letters from nairobi

How Africa Tweets
February 2, 2012, 11:42
Filed under: Uncategorized | Tags: , , ,

It’s not often that something I work on in conjunction with my day job overlaps with what I blog about here — I don’t believe my supervisor would be particularly interested in reading about Pot Pie Eve or my obsession with black beans, to name a few examples.

But, in this case, a piece I wrote for the blog I edit happens to bridge the chasm, so I am including it here (worlds collide!):

“How Africa Tweets”: a Continental Study

A few months ago, I moved to Nairobi, Kenya. Relocating to East Africa has been a fascinating experience, to say the least. As an editor with a background in journalism, who works in the tech industry, I’ve been struck by how Kenyans interact with and consume media, and how their relationship with the industry differs from that of their American counterparts.

And I’m not the only one who’s intrigued.

For the first time, a single company launched an initiative to comprehensively map the use of Twitter throughout the entire African continent. The international consulting company Portland, in conjunction with a platform called Tweetminster, analyzed more than 11.5 million geo-located Tweets that originated throughout Africa during a three-month period in 2011.

How Africa Tweets” presents facts both intuitive and remarkable.

Perhaps not surprisingly, the study found that the African country with the greatest volume of Tweets is also its richest, South Africa. Trailing South Africa, with half the number of Tweets, is Kenya; following behind are Egypt, Nigeria, and Morocco.

Also predictable is the statistic of who is Tweeting: 60% of Africa’s most active Tweeters are aged 20-29, a number that reflects general trends in social media consumption.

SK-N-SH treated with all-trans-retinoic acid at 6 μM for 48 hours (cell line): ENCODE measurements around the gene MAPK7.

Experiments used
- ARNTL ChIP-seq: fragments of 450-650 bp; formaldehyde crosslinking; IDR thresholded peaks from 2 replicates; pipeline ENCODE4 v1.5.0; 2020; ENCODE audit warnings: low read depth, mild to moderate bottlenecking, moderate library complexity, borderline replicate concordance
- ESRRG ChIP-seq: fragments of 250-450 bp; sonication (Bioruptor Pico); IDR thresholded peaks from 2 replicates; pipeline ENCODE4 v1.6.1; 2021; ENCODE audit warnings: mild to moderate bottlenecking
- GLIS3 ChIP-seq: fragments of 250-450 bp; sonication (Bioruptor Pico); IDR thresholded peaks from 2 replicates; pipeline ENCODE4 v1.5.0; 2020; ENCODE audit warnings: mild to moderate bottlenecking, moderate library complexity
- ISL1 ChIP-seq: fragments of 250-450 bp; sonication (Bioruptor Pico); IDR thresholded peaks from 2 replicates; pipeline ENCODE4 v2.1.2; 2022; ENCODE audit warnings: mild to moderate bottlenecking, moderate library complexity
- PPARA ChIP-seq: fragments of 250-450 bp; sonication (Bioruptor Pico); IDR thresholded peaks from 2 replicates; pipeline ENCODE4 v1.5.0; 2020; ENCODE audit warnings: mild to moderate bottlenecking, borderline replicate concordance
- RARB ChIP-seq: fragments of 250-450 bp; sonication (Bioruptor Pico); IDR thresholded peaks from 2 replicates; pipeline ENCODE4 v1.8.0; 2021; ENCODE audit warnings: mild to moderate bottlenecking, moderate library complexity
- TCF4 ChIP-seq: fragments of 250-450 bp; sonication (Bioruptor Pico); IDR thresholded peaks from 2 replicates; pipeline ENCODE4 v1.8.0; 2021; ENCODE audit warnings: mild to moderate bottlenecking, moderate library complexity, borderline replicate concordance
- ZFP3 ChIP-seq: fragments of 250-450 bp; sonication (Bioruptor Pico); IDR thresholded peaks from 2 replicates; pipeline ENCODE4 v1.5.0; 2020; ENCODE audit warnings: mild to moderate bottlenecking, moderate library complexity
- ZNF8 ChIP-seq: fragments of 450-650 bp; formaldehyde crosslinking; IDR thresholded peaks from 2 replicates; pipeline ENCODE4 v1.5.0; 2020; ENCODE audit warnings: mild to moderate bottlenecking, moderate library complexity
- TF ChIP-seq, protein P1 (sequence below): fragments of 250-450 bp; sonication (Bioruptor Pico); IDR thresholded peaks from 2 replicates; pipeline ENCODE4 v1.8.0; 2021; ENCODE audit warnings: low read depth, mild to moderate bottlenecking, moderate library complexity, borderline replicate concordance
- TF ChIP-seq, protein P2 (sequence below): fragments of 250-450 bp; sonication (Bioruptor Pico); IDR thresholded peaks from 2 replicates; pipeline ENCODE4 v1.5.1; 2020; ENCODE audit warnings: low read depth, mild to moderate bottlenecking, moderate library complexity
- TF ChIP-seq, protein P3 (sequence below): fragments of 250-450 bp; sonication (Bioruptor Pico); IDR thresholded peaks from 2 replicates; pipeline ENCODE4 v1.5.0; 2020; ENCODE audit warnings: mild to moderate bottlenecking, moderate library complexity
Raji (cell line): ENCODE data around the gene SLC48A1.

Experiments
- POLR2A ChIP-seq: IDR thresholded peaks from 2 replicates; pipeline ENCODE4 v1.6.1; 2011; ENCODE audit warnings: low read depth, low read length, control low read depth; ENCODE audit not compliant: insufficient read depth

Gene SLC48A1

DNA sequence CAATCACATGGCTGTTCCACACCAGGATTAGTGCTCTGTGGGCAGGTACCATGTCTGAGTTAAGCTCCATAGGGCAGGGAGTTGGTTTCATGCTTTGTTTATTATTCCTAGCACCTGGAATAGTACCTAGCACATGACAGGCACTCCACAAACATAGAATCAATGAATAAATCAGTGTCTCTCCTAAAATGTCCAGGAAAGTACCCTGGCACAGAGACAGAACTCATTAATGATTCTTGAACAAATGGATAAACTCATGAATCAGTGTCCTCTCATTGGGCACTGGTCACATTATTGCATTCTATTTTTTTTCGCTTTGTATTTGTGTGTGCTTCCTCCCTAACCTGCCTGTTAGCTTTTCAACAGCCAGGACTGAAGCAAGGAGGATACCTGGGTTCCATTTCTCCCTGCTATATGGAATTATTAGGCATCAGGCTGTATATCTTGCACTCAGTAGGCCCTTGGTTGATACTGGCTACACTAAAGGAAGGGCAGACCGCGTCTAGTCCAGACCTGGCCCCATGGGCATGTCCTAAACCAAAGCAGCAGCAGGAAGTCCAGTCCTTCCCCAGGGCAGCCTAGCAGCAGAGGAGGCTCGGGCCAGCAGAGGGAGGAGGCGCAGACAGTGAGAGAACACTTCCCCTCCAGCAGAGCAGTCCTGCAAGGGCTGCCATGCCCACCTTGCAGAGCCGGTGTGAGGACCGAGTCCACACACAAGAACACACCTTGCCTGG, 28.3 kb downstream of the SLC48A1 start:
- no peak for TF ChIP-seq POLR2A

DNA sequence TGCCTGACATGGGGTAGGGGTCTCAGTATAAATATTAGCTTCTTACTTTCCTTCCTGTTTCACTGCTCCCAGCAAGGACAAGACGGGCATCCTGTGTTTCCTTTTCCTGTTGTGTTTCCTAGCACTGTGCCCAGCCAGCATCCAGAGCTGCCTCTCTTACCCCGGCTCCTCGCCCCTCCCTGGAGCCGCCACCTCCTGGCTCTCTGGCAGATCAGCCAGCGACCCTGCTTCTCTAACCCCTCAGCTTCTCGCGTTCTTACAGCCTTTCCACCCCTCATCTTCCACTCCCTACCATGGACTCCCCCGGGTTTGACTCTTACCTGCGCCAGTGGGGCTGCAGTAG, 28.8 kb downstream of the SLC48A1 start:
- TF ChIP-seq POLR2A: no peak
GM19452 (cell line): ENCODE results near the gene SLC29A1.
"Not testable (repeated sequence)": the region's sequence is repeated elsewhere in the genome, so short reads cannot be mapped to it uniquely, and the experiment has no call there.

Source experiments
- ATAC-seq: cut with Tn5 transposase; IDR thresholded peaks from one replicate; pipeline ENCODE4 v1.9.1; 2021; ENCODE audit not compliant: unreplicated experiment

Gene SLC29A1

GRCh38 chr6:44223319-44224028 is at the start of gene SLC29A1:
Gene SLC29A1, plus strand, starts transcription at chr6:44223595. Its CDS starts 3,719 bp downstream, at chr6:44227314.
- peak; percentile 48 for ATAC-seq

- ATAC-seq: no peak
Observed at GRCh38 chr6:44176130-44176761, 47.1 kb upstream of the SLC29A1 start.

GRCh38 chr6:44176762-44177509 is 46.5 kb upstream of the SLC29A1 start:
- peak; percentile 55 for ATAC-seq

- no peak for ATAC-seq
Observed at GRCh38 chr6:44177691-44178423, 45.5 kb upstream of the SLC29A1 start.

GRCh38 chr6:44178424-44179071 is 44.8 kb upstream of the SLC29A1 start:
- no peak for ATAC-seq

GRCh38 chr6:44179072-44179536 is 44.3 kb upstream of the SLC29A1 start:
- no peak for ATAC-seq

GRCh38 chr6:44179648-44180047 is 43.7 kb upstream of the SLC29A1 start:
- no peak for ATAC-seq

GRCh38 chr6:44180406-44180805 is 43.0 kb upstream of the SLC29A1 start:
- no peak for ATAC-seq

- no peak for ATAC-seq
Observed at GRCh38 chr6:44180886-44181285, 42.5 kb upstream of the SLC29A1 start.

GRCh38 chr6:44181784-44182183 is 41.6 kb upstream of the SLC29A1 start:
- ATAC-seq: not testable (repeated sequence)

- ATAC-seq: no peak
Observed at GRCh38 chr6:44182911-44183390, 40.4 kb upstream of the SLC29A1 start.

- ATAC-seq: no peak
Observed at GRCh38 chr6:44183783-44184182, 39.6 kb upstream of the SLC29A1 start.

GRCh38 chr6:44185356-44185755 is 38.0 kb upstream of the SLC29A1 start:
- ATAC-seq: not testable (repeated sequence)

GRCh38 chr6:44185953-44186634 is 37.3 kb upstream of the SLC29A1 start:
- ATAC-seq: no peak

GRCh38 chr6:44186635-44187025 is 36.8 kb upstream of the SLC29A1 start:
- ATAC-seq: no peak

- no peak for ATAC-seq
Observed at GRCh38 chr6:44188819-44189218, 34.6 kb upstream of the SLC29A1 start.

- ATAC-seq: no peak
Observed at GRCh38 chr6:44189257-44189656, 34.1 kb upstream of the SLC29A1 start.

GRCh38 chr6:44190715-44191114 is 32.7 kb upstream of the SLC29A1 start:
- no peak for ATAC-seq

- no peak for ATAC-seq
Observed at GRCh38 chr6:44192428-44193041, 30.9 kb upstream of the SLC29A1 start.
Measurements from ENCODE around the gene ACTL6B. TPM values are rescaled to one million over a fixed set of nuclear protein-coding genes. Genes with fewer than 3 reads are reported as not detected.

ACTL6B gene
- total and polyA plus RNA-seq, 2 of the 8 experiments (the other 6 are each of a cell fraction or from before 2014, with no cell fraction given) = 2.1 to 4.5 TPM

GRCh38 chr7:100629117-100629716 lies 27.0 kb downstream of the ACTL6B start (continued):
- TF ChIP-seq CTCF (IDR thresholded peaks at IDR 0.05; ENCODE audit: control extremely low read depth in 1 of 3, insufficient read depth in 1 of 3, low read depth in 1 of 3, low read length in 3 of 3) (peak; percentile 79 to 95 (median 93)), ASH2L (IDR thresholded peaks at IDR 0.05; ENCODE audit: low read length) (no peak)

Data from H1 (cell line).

What struck me about the study’s findings, which is also a phenomenon I have witnessed firsthand, is the high percentage of individuals who rely on Twitter for news. Press freedom on the continent is, for the most part, highly restricted. With 68% of poll respondents using the social media site to keep abreast of current events – and, interestingly, 22% relying on it to find employment opportunities – I wonder how much of an effect this circumventing of traditional news sources will have on individuals and, by extension, political developments throughout the continent.

In Kenya, at least, young people are being urged to join in the social media revolution that has swept through the north and toppled dictators and overthrown governments. But are the government and state-controlled media prepared to embrace the shift?

As Beatrice Karanja, head of Portland Nairobi, said, “with Twitter, you no longer need to own a newspaper or radio station to have your views heard. And for Africa – as for the rest of the world – that can only be good.”



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